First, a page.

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Published: Friday, 5/19/2006

Centenarian cited hard work as key to long, rewarding life

Buehrer Buehrer
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WAUSEON - Meta M. Buehrer, 109, a lifelong homemaker who was believed to be the oldest resident in Fulton County and among the oldest people in Ohio, died of an apparent stroke Wednesday at her farm home near here.

"She was a God-fearing woman, and she was a hardworking farmer's wife," her daughter, Nola Buehrer, said.

Steve Proctor, spokesman for the Ohio Department of Aging, told The Blade earlier this year that the elder Mrs. Buehrer "is got to be in the top five [oldest people] in the state."

She was proud to have voted in every presidential election since women were given the right to vote in 1920.

But when Mrs. Buehrer turned 108 in January, 2005, she told The Blade she did not want to get in the Guinness Book of World Records for her age. "I'd probably break the camera," she joked.

Several of Mrs. Buehrer's close relatives lived into their 80s and 90s. Why did she live so long?

Mrs. Buehrer credited "a lot of hard work" for her longevity in a 2003 Blade interview.

"And I always say her good Swiss blood and her faith," daughter Nola added.

"My father would always say, 'Nice girls you find at home sitting by the stove darning socks,'‚óŹ" the elder Mrs. Buehrer said. "You tell that to girls nowadays and they'd walk right out on you."

Her most treasured accomplishments, however, were the homemaking and farming skills she developed.

She butchered, gardened, canned, cooked, quilted, and could handle a team of horses in the fields, though she very seldom drove a car.

She learned to sew by making clothes for her only doll, purchased with 50 cents she received one Christmas.

And she became so adept that she could clip a picture of a dress from a newspaper, draw her own pattern, and make one for herself just like it.

"I always thought I was a person of many trades," she said.

Born in a log house near Sherwood in Defiance County, Mrs. Buehrer, whose maiden name was Huber, was the youngest of 13 siblings born to Anna and Martin Huber, who came to the United States from Switzerland in 1882.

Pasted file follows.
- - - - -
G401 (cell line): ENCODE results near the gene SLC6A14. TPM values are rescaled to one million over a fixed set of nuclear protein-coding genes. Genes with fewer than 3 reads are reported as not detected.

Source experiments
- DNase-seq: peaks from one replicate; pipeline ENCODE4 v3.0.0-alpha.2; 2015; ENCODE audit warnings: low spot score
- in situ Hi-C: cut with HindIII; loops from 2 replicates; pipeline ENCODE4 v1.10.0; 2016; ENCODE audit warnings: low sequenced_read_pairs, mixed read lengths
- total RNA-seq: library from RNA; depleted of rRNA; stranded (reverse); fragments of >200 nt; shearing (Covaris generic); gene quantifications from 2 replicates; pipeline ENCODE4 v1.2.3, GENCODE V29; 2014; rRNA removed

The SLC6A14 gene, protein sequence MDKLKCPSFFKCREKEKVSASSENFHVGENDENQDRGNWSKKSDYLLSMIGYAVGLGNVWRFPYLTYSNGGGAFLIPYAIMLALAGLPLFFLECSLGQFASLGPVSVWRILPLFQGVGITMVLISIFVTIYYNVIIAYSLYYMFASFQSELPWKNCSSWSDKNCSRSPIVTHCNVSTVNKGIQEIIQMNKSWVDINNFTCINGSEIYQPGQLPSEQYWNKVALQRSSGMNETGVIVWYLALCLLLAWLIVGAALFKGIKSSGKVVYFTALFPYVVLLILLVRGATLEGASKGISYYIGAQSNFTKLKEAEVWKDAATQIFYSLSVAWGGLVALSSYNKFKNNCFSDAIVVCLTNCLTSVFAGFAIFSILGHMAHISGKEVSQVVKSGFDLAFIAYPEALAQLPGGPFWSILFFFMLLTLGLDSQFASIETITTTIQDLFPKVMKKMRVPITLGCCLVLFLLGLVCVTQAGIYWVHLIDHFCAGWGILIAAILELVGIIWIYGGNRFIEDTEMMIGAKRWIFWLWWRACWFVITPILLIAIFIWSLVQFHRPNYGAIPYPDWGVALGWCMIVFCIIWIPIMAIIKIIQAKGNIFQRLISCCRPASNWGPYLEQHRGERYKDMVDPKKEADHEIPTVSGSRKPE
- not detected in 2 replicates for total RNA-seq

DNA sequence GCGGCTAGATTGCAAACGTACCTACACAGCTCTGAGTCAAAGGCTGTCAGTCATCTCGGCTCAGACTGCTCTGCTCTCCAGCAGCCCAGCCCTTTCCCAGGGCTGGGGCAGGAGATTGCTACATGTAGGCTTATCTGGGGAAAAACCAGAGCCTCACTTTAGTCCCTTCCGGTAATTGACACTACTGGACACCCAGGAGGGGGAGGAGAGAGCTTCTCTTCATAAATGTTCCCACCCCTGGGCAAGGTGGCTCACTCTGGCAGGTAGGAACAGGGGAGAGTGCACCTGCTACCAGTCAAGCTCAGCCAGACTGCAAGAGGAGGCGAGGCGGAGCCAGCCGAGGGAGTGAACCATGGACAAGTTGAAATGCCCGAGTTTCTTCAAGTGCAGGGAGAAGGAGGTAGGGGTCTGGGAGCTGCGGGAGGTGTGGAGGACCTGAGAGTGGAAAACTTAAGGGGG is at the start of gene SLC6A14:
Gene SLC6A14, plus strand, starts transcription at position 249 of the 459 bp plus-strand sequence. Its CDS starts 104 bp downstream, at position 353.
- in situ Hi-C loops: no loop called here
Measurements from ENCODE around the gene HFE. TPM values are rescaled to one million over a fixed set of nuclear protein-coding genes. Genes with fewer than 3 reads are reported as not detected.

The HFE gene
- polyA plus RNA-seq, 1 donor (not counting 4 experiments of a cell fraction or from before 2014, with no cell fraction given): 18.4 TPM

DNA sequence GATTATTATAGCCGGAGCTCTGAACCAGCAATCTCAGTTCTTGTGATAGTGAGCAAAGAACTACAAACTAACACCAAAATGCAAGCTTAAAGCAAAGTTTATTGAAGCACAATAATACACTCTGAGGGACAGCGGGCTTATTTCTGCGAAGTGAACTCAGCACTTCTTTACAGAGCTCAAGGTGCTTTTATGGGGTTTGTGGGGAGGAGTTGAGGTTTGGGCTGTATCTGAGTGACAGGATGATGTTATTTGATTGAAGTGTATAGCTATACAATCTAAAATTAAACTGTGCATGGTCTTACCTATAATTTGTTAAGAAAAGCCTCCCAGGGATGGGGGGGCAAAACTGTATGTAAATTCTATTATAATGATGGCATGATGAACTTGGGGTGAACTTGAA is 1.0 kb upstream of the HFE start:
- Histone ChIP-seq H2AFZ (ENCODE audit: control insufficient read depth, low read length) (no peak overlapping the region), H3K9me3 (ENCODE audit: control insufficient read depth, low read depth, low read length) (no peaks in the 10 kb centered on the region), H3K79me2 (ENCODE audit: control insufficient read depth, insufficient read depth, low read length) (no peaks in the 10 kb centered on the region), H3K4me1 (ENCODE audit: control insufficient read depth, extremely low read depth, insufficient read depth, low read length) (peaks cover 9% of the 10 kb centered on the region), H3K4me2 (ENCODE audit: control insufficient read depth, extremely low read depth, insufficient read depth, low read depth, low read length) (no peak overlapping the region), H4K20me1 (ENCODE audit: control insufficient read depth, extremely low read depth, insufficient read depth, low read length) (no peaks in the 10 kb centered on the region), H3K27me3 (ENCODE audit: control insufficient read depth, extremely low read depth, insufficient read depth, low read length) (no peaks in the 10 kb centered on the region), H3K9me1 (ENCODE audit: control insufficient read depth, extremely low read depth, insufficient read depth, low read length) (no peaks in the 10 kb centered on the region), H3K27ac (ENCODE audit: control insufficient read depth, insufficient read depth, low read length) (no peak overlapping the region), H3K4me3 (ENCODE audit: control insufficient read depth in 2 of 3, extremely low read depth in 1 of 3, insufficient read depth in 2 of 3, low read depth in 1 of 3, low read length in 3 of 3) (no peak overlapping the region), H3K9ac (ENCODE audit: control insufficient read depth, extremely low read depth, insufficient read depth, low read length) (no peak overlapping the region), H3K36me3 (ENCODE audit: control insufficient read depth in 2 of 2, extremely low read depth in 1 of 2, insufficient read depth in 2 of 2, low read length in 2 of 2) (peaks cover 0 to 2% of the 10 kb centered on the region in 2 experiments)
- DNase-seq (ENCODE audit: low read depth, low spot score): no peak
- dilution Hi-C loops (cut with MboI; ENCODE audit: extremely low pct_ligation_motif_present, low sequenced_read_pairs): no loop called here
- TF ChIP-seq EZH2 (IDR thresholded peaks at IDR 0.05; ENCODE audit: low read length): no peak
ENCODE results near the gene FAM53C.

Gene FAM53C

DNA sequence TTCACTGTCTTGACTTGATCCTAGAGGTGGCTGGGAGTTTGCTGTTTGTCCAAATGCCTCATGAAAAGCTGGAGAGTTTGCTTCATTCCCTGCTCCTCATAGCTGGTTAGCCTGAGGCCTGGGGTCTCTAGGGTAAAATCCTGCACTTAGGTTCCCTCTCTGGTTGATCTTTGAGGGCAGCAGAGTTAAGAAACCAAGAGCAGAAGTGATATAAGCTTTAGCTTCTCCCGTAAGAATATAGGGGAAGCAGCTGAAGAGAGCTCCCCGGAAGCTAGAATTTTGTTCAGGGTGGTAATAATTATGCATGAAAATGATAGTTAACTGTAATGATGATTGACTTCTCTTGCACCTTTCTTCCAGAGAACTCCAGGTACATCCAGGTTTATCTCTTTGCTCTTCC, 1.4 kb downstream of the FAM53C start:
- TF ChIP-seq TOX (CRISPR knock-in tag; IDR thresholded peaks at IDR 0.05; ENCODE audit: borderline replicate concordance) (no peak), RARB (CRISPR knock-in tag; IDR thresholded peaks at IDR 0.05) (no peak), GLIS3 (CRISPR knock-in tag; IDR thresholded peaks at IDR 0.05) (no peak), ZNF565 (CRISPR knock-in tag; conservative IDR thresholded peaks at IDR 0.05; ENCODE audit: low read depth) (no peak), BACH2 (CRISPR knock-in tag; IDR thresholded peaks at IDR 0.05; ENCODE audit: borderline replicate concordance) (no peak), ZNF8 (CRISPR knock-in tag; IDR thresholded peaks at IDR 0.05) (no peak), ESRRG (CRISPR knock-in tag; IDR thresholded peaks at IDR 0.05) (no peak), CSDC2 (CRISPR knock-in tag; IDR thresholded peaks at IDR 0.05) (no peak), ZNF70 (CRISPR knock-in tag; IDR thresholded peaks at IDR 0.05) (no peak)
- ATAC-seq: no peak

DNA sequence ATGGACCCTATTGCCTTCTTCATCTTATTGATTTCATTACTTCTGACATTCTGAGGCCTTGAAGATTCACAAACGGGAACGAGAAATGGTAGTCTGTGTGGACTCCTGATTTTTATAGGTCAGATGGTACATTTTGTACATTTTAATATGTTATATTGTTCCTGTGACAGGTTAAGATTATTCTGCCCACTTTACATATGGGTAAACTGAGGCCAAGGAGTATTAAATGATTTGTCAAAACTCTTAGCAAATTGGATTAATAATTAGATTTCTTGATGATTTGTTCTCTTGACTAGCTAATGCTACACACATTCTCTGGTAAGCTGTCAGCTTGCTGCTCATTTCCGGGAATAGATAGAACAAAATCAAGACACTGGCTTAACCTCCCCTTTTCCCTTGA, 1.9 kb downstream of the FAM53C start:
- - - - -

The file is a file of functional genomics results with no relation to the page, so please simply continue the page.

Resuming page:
The family spoke their native language at home; Mrs. Buehrer's mother never learned English. When Mrs. Buehrer was a teenager, they moved from Defiance County to Archbold and then to north of Wauseon.

She went through the eighth grade three times, not because she was slow but because "there was nothing else to do," she said in the 2003 interview. Wauseon High School was about six miles from the family's farm and considered too far away for her to attend.

Employment opportunities seemed just as limited.

"The only kind of jobs were when there was a new baby," Mrs. Buehrer said of working as a hired girl washing diapers and managing households while new mothers recuperated.

She was not paid much, she recalled. To save enough money to buy a new coat, for instance, she would need stints with several new mothers.

Later, in Toledo - where she had a cousin - she worked in a peanut plant, removing the skins of peanuts by hand.

She met Harry Buehrer in church; he farmed in Williams County near the Henry County line. They married in 1923 when she was 26, and they had three children.

Anna, 82, is a retired factory worker. Huber, 79, is an architect with Buehrer Group Architecture & Engineering in Maumee. Nola, 77, is a retired registered nurse.

Except for short periods of time, Mrs. Buehrer and her two daughters have lived together since the family moved to their farm on County Road H in 1939. Her husband died in 1950.

Mrs. Buehrer enjoyed traveling, quilting, watching her grandchildren and great-grandchildren play, and watching flowers and birds in her garden.

Mrs. Buehrer stayed active until very recently.

Until about 2000, she cooked regularly for her daughters.

In November, 2004, at 107, she took a spur-of-the-moment trip to Wisconsin with her daughters to observe a niece's 90th birthday.

Earlier that year, in July and October, she vacationed with her daughters in Michigan's Upper Peninsula.

Throughout 2004, she made numerous trips to Shipshewana, Ind., where she enjoyed watching the Amish farmers work.

Mrs. Buehrer was a longtime member of North Dover United Methodist Church in Wauseon.

Surviving are her son, Huber Buehrer; daughters, Anna Buehrer and Nola Buehrer; six grandchildren, and 10 great-grandchildren.

Services will be at 11 a.m. tomorrow at North Dover United Methodist Church, Wauseon, where the body will be after 2 p.m. today. Arrangements are by the Edgar-Grisier Funeral Homes, Wauseon.

The family suggests tributes to Sara's Garden, the Otterbein Homes, or a charity of the donor's choice.



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